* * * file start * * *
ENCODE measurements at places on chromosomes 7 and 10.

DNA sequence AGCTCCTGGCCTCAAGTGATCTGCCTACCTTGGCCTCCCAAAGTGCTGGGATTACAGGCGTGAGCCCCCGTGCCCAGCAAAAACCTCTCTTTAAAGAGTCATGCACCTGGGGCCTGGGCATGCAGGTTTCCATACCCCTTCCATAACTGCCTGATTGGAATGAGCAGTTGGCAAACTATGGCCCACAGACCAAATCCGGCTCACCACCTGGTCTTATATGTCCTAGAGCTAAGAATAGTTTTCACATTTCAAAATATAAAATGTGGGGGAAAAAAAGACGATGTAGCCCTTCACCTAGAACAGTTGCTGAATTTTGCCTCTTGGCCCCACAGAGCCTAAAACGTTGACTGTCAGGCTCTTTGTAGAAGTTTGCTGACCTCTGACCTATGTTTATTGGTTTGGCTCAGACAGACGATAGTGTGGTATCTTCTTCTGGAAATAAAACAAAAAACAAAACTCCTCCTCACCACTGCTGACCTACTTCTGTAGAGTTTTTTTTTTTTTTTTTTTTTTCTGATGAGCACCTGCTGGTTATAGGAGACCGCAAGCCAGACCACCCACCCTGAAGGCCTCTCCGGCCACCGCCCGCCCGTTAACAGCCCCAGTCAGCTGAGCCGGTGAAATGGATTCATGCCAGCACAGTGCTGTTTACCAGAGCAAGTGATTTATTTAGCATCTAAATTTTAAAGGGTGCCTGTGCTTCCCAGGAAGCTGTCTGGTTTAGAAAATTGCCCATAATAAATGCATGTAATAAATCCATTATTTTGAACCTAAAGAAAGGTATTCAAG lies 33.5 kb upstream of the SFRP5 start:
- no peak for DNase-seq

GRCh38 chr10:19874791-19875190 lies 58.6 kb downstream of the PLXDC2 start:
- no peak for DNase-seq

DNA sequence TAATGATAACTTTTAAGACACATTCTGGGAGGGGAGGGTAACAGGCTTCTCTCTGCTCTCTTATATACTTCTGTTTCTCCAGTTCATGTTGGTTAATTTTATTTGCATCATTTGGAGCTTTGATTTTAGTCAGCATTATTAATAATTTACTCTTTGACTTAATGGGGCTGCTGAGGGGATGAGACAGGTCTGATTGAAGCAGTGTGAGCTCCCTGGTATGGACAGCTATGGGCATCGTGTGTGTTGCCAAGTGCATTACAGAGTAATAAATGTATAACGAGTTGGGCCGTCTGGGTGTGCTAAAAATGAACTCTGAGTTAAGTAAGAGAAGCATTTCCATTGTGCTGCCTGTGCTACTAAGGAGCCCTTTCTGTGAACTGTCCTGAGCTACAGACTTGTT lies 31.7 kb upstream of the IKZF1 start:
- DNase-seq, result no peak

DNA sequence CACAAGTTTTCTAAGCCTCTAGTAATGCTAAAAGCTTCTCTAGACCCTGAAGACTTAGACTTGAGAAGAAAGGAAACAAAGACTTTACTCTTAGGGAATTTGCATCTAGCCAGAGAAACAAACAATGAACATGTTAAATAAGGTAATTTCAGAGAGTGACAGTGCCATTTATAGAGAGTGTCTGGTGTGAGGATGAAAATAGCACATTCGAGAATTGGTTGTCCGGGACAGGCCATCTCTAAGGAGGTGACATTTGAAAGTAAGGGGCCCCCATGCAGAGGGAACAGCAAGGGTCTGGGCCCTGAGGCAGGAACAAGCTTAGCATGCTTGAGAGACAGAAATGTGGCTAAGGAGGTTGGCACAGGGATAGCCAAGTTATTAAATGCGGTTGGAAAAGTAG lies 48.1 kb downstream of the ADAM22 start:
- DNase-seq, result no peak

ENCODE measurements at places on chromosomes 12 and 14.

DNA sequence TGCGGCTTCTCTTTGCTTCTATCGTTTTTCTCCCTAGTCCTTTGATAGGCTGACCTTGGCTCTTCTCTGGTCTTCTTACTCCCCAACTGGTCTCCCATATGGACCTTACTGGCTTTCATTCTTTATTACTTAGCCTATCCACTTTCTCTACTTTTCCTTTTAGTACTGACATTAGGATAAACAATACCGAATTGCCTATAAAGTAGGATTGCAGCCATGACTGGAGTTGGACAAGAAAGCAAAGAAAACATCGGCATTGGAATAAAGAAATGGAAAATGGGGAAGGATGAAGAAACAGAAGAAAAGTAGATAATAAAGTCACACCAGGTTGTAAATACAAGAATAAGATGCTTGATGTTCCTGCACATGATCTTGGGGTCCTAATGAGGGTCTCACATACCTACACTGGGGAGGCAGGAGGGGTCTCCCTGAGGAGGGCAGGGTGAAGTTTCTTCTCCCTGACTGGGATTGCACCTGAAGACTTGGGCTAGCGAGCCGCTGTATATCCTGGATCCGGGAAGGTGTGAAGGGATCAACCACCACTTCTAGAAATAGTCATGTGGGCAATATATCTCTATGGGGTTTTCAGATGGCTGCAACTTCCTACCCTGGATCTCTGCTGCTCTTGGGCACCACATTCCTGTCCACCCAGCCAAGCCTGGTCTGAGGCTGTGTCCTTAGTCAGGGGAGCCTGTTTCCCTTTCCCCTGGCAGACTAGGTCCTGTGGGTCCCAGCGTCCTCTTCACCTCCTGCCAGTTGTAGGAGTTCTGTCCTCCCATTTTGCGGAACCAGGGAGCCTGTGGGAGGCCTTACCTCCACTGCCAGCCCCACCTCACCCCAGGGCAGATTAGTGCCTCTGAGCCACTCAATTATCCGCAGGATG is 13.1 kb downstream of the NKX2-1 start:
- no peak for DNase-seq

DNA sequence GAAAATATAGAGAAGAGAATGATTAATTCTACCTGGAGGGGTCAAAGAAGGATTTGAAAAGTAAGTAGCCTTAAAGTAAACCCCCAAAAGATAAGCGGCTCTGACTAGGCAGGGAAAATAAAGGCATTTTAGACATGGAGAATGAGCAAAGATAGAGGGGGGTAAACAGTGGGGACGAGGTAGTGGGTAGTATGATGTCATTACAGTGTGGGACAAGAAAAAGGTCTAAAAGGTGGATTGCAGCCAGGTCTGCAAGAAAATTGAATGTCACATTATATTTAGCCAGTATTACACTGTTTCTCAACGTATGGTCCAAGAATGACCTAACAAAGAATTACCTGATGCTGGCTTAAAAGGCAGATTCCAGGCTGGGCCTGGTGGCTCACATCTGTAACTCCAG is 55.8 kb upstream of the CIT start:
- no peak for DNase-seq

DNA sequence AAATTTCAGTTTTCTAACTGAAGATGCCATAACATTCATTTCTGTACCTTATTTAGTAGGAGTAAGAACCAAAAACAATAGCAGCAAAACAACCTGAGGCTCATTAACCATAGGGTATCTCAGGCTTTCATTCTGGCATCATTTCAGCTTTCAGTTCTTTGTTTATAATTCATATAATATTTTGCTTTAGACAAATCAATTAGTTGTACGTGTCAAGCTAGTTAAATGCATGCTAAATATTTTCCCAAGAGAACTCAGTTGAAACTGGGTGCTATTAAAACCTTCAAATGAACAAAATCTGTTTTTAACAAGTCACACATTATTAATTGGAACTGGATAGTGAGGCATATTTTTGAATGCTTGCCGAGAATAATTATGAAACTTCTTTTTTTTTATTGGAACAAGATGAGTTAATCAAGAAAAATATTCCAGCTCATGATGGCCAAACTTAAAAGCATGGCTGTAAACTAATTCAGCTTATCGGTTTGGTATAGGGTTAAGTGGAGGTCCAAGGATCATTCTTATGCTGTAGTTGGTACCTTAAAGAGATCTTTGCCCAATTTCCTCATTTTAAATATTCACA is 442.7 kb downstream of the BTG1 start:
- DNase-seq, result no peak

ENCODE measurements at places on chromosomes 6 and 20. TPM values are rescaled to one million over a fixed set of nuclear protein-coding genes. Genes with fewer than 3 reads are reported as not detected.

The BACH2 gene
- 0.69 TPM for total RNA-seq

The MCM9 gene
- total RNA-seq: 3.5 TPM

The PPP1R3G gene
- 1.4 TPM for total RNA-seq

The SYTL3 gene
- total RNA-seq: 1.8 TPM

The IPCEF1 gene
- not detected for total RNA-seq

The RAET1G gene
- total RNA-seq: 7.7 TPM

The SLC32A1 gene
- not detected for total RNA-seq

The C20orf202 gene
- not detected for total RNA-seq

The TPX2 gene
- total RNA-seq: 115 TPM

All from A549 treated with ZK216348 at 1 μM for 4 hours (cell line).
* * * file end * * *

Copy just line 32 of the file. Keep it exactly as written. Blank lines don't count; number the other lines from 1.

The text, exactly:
The C20orf202 gene